It's another instance of the failure of democracy in this country - the public supports gun control, like they support public health insurance - but that will never pass. Or - it will not pass until Democrats control the legislatures again. People skirt around the fact, talk bout "politicians" or "congress" as though the reason nothing gets done is that no legislators support gun control - but that is not true. This is a partisan problem. This problem is caused by the Republican party. Democrats would pass something - by the time they were done, it would be watered down and ineffective, but it would be something, it would save couple thousand lives a year, and Republicans would run against it because it didn't go far enough (pure shamelessness is part of their MO) - but it would pass. But nothing will pass with Republican votes.

So vote. Voting is the key. Voting, voting, voting. Voting and money - the other thing that might move the GOP is if you can get at the source of their cash. The NRA is starting to see sponsors withdrawing - if their money starts to dry up, their contributions might - cut off the cash cows and you can see change. we'll see.

Meanwhile - the NRA and their patsies (including the dumfounded dipshit in the white house) run through a bewildering array of bullshit to steer the conversation into a ditch. Arming teachers? I was flipping through channels on TV last night, and on PBS, some lady was explaining how it might work - I didn't stay long enough to see what side she was on, but it doesn't matter. People are discussing arming teachers as a response to classroom shootings - am I hallucinating? Part of it is clearly just meant to muddy the waters - get people arguing about arming teachers, or compare gun control to deporting illegal immigrants or something and the debate disintegrates into nonsense and trivia and nothing happens.... But you also see price tags: 14 million dollars per school district to buy guns? You don't think the gun lobby sees that and starts drooling?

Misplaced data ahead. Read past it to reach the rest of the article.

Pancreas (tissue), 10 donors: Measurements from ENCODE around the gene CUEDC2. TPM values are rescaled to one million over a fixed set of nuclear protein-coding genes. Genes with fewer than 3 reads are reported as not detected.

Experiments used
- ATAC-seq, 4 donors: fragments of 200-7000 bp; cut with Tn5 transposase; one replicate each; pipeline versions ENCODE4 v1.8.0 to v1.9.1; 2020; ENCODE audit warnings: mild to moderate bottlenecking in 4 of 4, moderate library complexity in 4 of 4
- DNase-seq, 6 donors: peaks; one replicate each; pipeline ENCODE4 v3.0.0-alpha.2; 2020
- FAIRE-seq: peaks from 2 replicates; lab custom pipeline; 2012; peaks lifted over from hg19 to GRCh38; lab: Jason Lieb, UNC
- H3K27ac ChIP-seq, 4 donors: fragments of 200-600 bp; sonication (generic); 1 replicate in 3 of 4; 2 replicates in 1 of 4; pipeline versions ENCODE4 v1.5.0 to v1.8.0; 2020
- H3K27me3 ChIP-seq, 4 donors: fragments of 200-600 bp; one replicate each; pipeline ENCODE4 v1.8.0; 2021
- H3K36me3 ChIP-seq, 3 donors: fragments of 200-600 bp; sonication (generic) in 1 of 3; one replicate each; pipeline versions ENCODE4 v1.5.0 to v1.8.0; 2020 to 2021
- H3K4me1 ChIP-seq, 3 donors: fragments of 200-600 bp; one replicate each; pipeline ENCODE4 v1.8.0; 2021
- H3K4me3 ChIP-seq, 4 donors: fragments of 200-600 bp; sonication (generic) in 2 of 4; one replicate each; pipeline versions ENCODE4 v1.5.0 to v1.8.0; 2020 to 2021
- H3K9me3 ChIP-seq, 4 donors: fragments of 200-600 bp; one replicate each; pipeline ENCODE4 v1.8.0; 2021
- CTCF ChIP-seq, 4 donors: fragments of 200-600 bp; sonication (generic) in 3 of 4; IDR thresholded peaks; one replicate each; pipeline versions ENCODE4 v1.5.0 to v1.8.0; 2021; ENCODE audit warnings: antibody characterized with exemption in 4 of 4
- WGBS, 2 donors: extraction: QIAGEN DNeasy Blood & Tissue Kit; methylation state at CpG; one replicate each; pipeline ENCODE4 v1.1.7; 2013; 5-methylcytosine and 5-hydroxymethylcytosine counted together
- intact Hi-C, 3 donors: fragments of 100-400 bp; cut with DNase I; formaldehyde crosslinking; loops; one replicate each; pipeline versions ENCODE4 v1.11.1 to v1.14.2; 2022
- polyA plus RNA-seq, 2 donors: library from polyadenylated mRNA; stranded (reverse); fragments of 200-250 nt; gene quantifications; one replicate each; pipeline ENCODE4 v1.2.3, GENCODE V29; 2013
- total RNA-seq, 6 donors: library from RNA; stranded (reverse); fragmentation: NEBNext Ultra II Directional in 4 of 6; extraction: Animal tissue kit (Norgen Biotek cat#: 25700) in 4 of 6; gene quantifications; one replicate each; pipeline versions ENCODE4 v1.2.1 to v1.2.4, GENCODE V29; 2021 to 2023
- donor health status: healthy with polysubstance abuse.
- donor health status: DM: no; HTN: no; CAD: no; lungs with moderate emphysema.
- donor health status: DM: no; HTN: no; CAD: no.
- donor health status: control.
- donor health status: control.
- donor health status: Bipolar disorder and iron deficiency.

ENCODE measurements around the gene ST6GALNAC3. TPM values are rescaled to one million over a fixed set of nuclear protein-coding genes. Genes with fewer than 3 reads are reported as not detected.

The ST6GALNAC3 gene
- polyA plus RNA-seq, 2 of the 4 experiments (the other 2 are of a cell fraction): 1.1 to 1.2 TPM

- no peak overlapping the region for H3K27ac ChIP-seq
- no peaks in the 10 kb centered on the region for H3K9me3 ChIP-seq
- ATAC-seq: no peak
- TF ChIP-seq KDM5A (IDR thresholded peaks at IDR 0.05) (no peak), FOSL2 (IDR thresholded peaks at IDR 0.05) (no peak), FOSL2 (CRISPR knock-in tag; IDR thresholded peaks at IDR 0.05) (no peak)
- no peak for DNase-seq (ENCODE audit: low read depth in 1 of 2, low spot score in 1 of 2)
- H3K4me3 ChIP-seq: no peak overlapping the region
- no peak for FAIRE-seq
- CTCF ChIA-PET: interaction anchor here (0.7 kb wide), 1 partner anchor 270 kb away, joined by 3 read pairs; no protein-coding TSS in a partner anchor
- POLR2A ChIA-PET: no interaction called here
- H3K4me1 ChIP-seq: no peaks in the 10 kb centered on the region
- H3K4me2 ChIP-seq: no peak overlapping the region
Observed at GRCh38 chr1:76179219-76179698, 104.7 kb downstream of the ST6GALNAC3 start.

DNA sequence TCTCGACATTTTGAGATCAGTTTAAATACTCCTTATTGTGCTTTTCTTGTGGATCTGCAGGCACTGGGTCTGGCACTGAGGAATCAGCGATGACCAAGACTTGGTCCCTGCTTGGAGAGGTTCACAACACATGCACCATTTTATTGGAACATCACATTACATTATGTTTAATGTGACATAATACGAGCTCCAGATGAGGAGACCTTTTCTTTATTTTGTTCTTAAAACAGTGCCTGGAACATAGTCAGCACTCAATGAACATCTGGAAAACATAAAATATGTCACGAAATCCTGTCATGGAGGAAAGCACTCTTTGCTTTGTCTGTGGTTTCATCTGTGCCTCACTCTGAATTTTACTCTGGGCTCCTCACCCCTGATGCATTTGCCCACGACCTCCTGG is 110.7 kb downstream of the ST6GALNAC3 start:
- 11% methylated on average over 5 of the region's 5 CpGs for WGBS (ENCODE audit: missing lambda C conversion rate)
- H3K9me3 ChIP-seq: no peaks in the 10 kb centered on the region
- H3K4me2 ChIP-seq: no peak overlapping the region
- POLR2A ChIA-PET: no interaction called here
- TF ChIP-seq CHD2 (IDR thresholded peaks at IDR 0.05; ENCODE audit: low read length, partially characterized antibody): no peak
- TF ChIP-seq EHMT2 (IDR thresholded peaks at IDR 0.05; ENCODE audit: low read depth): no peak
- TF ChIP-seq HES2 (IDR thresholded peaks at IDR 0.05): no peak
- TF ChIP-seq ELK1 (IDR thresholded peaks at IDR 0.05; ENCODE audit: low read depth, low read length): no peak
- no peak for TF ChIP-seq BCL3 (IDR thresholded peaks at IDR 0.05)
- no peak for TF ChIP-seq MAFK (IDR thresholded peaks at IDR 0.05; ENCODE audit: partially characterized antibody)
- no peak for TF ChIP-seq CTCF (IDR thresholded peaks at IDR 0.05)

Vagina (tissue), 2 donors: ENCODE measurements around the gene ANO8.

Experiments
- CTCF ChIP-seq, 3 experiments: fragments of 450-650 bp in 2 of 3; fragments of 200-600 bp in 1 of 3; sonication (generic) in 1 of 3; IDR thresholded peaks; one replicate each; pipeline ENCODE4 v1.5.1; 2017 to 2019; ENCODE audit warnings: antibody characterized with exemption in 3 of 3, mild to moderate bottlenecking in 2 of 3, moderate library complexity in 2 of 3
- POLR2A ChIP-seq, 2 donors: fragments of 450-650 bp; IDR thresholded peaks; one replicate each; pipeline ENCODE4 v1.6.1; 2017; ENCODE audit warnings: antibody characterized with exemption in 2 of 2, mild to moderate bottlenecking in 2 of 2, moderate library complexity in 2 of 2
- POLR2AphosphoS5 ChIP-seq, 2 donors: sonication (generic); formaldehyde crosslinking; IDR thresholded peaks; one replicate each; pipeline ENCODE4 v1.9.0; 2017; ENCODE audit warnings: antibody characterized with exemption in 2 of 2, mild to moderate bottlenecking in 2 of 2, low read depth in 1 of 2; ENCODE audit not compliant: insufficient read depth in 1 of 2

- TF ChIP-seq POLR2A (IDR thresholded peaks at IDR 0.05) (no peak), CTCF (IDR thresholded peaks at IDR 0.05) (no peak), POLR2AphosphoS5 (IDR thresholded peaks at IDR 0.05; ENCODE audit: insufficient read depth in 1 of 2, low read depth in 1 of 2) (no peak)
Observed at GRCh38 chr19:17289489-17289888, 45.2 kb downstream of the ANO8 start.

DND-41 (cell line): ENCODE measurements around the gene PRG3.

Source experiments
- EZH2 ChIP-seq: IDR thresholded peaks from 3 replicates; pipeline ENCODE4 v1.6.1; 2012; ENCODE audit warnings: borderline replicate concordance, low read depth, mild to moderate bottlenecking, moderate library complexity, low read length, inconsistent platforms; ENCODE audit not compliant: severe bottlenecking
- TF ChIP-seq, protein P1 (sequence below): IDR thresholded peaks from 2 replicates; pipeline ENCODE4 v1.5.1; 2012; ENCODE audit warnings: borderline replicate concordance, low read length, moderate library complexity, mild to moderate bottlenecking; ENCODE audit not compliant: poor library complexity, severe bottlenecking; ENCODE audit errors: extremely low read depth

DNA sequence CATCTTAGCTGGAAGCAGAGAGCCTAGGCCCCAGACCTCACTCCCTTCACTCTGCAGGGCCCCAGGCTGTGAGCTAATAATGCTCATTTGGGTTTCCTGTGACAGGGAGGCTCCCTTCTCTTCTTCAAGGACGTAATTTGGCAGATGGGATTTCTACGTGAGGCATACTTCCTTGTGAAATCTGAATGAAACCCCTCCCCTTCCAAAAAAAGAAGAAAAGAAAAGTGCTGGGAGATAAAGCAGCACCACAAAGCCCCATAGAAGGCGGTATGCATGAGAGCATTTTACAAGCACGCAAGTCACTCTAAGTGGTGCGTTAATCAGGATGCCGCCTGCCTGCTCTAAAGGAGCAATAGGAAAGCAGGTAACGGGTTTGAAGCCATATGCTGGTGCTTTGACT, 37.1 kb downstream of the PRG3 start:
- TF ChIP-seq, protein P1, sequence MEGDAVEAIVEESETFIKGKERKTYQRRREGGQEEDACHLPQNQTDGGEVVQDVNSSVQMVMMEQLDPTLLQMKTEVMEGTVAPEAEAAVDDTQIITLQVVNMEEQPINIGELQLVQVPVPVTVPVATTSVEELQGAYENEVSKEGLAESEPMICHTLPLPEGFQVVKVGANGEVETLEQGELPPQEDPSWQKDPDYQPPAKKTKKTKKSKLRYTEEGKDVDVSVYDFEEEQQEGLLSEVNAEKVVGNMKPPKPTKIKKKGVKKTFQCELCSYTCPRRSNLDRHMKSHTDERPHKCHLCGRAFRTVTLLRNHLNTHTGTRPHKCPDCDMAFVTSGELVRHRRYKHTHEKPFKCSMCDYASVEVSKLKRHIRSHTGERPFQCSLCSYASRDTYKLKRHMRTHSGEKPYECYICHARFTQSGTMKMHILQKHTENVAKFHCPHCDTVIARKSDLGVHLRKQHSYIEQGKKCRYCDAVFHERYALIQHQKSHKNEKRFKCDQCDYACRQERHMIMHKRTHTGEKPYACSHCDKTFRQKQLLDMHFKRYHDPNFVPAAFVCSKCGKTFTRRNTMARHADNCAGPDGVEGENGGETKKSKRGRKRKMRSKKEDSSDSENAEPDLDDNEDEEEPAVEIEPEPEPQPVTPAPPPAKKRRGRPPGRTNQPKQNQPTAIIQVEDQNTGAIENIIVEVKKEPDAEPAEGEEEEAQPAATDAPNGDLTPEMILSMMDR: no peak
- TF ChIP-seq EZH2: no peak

Argument is pointless. There is no reason to argue with people who would suggest something like arming teachers. There is no point arguing with people who whines about kids eating tide pods, so how can they understand gun control? or who equate voting with mass murder (they support background checks for guns, if you'll support stronger ID laws for voting!) Or who think the answer to gun violence in schools is more prayer or banning baggy pants. Or just arguing ith people who claim that gun control is a terrible attack inindividual freedom, so propose turning the country into a police state to protect us from all those unregulated guns. It's madness. Fuck them all.

Right now, I say just ban them. No more guns. If you have to repeal the second amendment to do it, fine with me, it was a bad idea in 1790, and it's completely pointless now - though it also clearly allows for all the gun regulation you need. That's my argument. It's probably not my position - but I'm not making laws, so it's not on me to find something fair and reasonable. I'll do that when there are actual laws being discussed. The NRA works very hard to frame the debate in cultural terms - guns as fetish objects, as a sign of a kind of toxic masculinity mixed with white resentment - fight that.